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Why “scope creep” isn’t a dirty word

Holly Davis

Mar 23 2021

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I’ve recently been interviewing for a new Delivery Manager and the phrase “scope creep” kept arising, for me this term feels somewhat outdated and redundant in the agile world we live in now.

I strive for the reverse, a team that embraces scope creep. Not to the degree where I want them to become “yes” people. I’m a big fan of the concept of saying a lot of small noes to ensure you deliver the big “yes” in most cases, a project on time and budget. Our role as an agency is to ensure that any change is bringing value to the business or the end-user, it’s serving a purpose and is essential for delivering the desired impact.

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Scope creep has a negative connotation and I think it immediately suggests an element of conflict or someone losing out. I think in a world of prioritisation and agile development, scope creep can be a win-win.

However, any change needs to be managed and carefully controlled. I’ve seen many agile teams be too willing to accommodate change, in the end, to the detriment of the project.

Without a mechanism for managing the change and reporting in place, it can leave teams and agencies in dangerous territory, whereby you exhaust the budget but the solution is incomplete, this often ends up forcing the agency or the client to fork out at the final hour.

So what does positive “scope creep” look like

  • it delivers business value it serves the users needs
  • even better, the need has been validated
  • it reduces complexity elsewhere in the product/project it improves the overall user experience it reduces manual effort in the business considerably i.e.
  • there’s a cost-saving outside of the project
  • the project can’t launch without it e.g. compliance, legal the change doesn’t impact the overall budget or timeline i.e. it’s small

If it’s a positive change, how do you ensure it doesn’t impact the overall budget and timeline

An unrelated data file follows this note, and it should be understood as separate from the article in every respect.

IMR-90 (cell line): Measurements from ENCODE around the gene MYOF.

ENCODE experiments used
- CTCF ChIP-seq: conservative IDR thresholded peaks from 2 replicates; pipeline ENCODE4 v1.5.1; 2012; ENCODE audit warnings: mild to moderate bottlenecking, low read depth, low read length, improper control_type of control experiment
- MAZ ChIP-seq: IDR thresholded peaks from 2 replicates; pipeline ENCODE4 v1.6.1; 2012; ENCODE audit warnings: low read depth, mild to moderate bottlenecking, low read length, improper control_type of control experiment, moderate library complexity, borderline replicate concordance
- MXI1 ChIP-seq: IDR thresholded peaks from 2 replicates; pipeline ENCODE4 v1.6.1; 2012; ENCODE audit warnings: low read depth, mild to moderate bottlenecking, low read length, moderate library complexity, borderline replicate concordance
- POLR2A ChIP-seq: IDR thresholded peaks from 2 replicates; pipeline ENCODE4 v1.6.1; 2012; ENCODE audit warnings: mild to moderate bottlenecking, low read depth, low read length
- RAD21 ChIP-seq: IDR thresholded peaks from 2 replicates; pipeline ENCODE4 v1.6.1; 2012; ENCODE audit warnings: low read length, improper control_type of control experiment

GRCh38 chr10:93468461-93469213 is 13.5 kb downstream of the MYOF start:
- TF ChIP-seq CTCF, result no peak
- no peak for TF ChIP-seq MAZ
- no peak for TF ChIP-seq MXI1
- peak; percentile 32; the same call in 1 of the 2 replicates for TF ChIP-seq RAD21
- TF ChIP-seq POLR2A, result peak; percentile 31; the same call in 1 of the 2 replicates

• more budget is secured once the feature is well defined enough to size
  • it’s added as a ‘Should’ have ticket and prioritised for consideration at the end of the project
  • the product owner decides this is a higher priority than something else on the backlog and it is substituted i.e. something else falls out as a result
  • look at the ticket holistically within the area of the project or site e.g. if it falls into an epic or theme within the project, you reduce the complexity of the solution as a whole and hold a constraint for that area of the project e.g. you’ve dedicated a sprint worth of effort to onboarding a new user — this new feature takes 0.25 of a sprint, you’re constraint is therefore that the rest of the tickets related to onboarding fit within the remaining 0.75 in terms of effort
  • slice the ticket into different tickets and ‘MoSCoW’ them, you may find that two tickets deliver 80% of the value and the two other tickets can be prioritised for a later phase

At Deeson, we use the DSDM agile framework to deliver our projects. These two principles are key in ensuring scope change of any description is well

Embrace change — the right solution will not evolve without it. Use iterative development to encourage creativity, experimentation and learning. Change is inevitable; DSDM allows for change and harnesses its benefits.

Demonstrate control — it is vital you always stay in control of the project, progress must be measured by looking at what has been delivered, rather than activities completed. The plan must be continually reviewed, visible and should also change based on the current reality of the progress of the project. Product owners should always be in full control and fully aware of the implications of any decision they may, that in any way may impact the budget, timeline or not serve the needs of their business or users. I want to empower our clients to make well-informed decisions that they can stand behind. One of the principles I always try and stand behind is “No surprises”, good or bad.

Holly Davis

About the author

Holly Davis

Head of Delivery

Holly has more than nine years’ agency-side experience delivering a variety of projects from e-commerce solutions, software applications to mobile apps using agile/scrum methodology.